- Announces the agenda item, sometimes by number, clearly stating the subject.
- Invites reports from staff, advisory committees, or other persons charged with providing information to the body.
- Asks if any councilmembers have any technical questions that require clarification.
- In some cities, asks for public comments or, if at a public hearing, opens the hearing to public input and at the end of the public comment section announces that public input has concluded or the public hearing has ended and that the balance of the discussion will be limited to the members of the body, unless the council waives this rule by majority vote. Note that this practice deviates from the usual practice under most rules of procedure, including Robert’s.
- Invites a motion from the governing body and, when received, announces the name of the member making the motion and the person seconding the motion if a second is required by the body’s rules of procedure.
- Ensures that the motion is clearly understood, either by repeating it or by asking the clerk or the author of the motion to repeat it.
- Entertains amendments that may be offered.
- Moderates a discussion of the item until a final motion is ready for a vote or other disposition.
Transacting the business of the council in this fashion provides consistency in the decision-making process and assures that the members of the governing body consider all available information before making a decision.
Participating in Meetings
In addition to the mayor, who usually presides over city council meetings, and the councilmembers, nearly every city has at least two appointed officials in attendance to perform tasks vital to the conduct of meetings. They typically include the city clerk, the city manager or administrator (or other administrative officer), and the city attorney.
Usually, the mayor is the presiding officer of the city council. Depending on the city charter and ordinances, the mayor may be able to vote only in the case of a tie vote or may be allowed to vote on all issues. The council usually elects one of its members as mayor pro tem to serve in the mayor’s absence.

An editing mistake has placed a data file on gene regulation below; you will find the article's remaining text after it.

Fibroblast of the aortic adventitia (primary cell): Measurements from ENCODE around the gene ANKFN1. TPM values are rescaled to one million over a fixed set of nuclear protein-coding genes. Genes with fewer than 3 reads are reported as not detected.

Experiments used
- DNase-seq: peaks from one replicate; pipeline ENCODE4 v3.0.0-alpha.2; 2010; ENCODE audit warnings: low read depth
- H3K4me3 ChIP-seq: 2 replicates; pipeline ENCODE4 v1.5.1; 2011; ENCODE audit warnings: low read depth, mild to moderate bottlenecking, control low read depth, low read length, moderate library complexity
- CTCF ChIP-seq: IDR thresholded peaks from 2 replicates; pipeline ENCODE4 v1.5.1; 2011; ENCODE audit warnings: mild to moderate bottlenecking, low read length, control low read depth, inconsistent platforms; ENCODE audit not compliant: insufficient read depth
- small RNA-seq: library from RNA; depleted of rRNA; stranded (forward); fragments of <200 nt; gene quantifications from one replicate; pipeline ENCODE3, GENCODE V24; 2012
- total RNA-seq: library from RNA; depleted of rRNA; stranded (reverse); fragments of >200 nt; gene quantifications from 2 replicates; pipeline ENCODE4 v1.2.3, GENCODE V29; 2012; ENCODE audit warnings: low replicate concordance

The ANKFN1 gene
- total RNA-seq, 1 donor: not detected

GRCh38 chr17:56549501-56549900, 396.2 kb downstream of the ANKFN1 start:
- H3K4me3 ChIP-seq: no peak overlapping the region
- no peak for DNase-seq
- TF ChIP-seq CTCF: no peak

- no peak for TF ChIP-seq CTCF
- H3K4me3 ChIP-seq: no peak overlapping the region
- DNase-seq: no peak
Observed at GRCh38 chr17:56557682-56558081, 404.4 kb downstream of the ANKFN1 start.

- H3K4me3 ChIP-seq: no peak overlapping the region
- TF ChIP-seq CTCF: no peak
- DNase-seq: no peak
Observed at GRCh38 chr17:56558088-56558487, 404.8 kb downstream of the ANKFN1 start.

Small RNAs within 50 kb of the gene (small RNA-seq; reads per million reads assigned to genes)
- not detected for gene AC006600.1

The performance of the presiding officer is the key to effective, businesslike meetings. He or she is responsible for ensuring that meetings are orderly, conducted in conformity with the rules of procedure, and progress at an appropriate pace. At the same time, the presiding officer is responsible for ensuring that councilmembers and citizens have ample opportunity to express their views. A high level of comfort with the city’s applicable rules of procedure is crucial for the presiding officer.
Other Members of Council
The elected councilmembers are the policymakers. City councilmembers share with the presiding officer the responsibility for properly conducted meetings. This responsibility includes having respect for one another’s views and being willing to compromise, when possible, for the good of the city.
The city council must use its best judgment on how much time to spend examining a problem before reaching a decision. Actions of a city council should be deliberate and carefully weighed for possible consequences. Members will probably never know as much as they would like about the consequences of various actions; however, failure to make a decision or to take action can create as many problems as a decision made in haste. The city council must strike the proper balance between the two extremes. In any case, the city council should not allow a vocal minority that chooses to attend a particular meeting to unduly determine the outcome of a decision. Councilmembers must act for the good of the majority of the citizens.
The city clerk is the official record keeper. Although the role of the clerk varies widely from city to city, all clerks are responsible for keeping the official minutes of council meetings. The clerk’s duties may also include preparing and distributing the meeting agenda and minutes, bookkeeping and maintaining other records, preparing and processing correspondence and reports, and managing the city council office. The clerk will typically make certain that all meetings are advertised in accordance with the Open Meetings Act.
Manager or Administrator
If the city has a manager or administrator, he or she should attend all meetings of the city council. This officer plays a significant role in preparing business to be considered at city council meetings. He or she is called upon to gather data, develop and evaluate alternatives, make policy recommendations to the city council, and carry out the intentions of the council. The role of the manager or administrator is largely determined by the city council. A good relationship between the city council and the manager or administrator can result in a smooth transition between policymaking and implementation. Such a relationship can also improve the effectiveness of councilmembers and reduce the amount of time they must spend in meetings.